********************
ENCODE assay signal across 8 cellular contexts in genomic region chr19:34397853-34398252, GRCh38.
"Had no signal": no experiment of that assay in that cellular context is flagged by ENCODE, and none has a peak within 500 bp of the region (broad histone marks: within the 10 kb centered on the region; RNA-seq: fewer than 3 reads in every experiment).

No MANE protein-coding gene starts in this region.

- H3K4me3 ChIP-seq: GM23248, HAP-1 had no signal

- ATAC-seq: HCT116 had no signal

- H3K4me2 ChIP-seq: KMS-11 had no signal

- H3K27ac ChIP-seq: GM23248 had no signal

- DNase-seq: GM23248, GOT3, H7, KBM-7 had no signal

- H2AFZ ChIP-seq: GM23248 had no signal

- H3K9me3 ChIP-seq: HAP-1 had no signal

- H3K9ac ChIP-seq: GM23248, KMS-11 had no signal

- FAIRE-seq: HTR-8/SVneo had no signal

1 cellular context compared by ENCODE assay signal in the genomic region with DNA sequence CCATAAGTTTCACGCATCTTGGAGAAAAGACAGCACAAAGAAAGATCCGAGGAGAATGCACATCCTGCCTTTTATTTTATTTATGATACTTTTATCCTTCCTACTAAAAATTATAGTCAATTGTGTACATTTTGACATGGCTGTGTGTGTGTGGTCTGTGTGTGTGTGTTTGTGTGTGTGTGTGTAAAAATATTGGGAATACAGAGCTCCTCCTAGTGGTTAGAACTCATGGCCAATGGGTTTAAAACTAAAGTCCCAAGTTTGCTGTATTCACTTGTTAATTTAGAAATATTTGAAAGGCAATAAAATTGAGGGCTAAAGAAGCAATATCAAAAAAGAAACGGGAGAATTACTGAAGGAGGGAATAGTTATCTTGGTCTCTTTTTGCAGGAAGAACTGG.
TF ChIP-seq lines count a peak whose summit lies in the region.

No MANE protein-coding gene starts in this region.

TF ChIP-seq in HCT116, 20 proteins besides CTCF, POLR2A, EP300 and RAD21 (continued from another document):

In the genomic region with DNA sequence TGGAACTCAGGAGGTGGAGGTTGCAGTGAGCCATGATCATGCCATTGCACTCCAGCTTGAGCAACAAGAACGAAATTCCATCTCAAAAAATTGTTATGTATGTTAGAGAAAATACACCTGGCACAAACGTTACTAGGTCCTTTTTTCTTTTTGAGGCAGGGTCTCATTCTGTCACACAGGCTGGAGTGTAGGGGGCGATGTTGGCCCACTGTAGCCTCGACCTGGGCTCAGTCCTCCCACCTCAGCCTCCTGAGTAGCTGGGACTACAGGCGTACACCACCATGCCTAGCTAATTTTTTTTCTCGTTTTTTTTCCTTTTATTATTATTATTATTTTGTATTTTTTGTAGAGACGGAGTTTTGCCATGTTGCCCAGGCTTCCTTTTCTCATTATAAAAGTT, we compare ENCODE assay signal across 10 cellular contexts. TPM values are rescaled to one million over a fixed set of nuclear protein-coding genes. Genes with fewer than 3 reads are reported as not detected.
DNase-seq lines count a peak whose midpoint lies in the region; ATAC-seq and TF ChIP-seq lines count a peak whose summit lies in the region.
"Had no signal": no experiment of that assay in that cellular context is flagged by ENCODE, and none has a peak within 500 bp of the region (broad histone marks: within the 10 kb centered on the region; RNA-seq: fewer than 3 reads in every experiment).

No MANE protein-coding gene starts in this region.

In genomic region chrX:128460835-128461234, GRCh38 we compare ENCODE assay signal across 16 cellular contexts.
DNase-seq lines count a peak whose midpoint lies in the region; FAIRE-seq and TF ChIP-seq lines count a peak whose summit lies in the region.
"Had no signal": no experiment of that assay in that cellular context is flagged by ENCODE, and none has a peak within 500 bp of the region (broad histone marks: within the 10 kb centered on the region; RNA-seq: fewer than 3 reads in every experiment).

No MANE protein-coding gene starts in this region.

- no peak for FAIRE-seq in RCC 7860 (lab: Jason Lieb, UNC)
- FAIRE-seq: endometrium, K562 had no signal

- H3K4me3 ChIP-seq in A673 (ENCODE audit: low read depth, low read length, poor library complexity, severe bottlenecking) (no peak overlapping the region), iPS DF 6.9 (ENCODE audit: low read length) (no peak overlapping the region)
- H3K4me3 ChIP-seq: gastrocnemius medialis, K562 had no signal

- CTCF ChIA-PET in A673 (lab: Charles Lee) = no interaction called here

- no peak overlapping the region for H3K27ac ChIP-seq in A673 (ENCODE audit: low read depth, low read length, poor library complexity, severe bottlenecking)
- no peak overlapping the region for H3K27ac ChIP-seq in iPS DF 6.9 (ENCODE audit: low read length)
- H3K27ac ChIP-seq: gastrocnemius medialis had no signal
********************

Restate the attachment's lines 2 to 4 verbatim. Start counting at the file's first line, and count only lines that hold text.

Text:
"Had no signal": no experiment of that assay in that cellular context is flagged by ENCODE, and none has a peak within 500 bp of the region (broad histone marks: within the 10 kb centered on the region; RNA-seq: fewer than 3 reads in every experiment).

No MANE protein-coding gene starts in this region.

- H3K4me3 ChIP-seq: GM23248, HAP-1 had no signal